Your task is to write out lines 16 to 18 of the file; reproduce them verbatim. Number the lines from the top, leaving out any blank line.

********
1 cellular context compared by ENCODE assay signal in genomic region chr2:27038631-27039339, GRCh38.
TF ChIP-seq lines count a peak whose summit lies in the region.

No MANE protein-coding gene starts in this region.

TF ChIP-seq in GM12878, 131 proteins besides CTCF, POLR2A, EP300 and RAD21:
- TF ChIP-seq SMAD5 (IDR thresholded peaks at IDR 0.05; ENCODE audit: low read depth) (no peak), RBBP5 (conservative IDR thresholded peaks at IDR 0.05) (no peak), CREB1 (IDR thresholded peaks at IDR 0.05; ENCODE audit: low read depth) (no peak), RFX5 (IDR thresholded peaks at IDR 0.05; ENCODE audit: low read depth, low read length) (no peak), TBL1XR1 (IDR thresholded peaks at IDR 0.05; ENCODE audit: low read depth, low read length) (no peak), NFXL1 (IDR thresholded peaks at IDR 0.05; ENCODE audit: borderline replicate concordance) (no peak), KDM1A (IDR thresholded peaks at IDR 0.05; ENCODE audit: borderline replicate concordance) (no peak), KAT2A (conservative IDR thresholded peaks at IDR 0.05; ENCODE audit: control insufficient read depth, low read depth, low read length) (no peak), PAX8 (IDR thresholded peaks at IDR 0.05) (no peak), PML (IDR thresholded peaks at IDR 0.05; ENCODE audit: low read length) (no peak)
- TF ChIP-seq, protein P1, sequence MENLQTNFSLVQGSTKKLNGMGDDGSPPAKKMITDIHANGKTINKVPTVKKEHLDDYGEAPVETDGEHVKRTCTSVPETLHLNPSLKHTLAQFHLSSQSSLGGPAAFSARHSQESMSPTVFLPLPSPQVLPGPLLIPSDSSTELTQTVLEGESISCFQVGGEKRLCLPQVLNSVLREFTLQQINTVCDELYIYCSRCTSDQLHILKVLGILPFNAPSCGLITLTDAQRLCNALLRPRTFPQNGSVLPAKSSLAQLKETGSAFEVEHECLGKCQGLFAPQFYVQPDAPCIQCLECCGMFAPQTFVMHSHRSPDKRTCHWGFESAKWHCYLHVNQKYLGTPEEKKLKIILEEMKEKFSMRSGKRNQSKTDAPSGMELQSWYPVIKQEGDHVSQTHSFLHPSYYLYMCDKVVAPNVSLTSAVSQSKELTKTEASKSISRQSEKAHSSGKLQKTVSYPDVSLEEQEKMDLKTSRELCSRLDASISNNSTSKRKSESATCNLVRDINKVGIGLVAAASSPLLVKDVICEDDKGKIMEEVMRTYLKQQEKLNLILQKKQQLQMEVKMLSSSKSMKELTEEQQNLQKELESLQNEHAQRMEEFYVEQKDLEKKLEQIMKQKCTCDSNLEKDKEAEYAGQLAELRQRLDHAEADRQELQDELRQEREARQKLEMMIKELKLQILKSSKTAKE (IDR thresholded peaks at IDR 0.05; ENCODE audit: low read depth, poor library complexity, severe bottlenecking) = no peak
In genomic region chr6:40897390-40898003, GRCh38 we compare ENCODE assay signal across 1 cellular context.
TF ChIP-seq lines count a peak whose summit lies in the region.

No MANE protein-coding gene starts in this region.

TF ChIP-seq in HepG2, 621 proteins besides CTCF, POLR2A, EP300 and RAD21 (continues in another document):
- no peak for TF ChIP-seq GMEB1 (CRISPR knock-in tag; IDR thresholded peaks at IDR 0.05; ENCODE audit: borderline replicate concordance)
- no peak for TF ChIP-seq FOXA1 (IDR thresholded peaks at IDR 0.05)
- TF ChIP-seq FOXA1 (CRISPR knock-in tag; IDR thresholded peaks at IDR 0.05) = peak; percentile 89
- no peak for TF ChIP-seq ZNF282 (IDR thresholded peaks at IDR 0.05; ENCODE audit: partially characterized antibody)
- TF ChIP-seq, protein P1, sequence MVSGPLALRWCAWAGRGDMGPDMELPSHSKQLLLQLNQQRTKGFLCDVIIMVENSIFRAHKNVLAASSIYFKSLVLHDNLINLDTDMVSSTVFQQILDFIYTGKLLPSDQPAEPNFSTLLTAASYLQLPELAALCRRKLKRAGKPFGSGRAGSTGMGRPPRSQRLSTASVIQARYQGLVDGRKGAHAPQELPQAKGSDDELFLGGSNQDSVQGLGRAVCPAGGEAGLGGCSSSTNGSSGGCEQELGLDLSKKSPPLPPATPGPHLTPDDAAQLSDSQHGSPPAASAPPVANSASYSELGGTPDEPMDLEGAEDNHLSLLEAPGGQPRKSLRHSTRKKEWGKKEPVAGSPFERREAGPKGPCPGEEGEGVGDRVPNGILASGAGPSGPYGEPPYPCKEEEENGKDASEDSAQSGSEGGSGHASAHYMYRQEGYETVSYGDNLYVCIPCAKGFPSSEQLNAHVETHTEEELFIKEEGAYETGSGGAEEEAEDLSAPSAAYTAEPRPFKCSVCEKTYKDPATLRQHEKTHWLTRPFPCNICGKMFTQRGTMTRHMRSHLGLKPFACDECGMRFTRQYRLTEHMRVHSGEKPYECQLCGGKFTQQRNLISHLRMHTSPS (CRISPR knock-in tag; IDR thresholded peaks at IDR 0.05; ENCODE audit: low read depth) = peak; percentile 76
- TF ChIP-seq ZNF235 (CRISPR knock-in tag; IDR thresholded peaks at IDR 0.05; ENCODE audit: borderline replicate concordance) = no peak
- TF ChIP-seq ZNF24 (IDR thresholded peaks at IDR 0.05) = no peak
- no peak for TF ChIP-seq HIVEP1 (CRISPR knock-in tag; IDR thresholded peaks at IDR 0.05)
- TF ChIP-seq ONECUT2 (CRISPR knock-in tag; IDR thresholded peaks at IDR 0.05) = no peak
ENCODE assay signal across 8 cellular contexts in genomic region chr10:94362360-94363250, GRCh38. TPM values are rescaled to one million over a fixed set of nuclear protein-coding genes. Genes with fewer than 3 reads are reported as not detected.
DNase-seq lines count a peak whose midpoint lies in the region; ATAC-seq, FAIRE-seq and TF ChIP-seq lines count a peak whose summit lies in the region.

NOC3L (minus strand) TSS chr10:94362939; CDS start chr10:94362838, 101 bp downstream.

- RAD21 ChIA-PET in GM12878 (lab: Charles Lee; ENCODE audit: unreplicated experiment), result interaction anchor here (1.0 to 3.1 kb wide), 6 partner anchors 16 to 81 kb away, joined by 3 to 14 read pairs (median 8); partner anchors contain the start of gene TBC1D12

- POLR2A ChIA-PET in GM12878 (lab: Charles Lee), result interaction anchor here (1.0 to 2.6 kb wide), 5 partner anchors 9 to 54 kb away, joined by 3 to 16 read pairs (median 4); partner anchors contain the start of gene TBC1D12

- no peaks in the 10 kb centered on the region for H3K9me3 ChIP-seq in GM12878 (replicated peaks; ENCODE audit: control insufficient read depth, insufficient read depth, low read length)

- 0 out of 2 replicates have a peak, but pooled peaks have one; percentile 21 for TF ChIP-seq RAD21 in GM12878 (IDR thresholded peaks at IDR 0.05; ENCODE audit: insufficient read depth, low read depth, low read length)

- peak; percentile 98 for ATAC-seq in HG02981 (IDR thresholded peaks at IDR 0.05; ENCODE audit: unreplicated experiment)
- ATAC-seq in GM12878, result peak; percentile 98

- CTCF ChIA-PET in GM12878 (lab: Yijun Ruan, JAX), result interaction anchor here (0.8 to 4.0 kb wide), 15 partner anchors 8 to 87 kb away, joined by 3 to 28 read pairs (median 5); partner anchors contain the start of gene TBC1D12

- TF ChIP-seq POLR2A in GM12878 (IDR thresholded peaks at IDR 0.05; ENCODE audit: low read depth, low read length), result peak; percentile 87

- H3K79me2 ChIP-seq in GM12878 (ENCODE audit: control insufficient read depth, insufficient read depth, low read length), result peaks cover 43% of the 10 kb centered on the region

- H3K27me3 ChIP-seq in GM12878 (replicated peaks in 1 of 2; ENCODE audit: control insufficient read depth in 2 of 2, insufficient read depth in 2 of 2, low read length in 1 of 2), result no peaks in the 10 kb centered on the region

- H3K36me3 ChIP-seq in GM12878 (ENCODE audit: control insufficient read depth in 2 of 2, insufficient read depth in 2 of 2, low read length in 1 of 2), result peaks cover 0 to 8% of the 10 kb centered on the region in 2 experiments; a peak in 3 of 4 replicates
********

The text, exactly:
- TF ChIP-seq ZNF235 (CRISPR knock-in tag; IDR thresholded peaks at IDR 0.05; ENCODE audit: borderline replicate concordance) = no peak
- TF ChIP-seq ZNF24 (IDR thresholded peaks at IDR 0.05) = no peak
- no peak for TF ChIP-seq HIVEP1 (CRISPR knock-in tag; IDR thresholded peaks at IDR 0.05)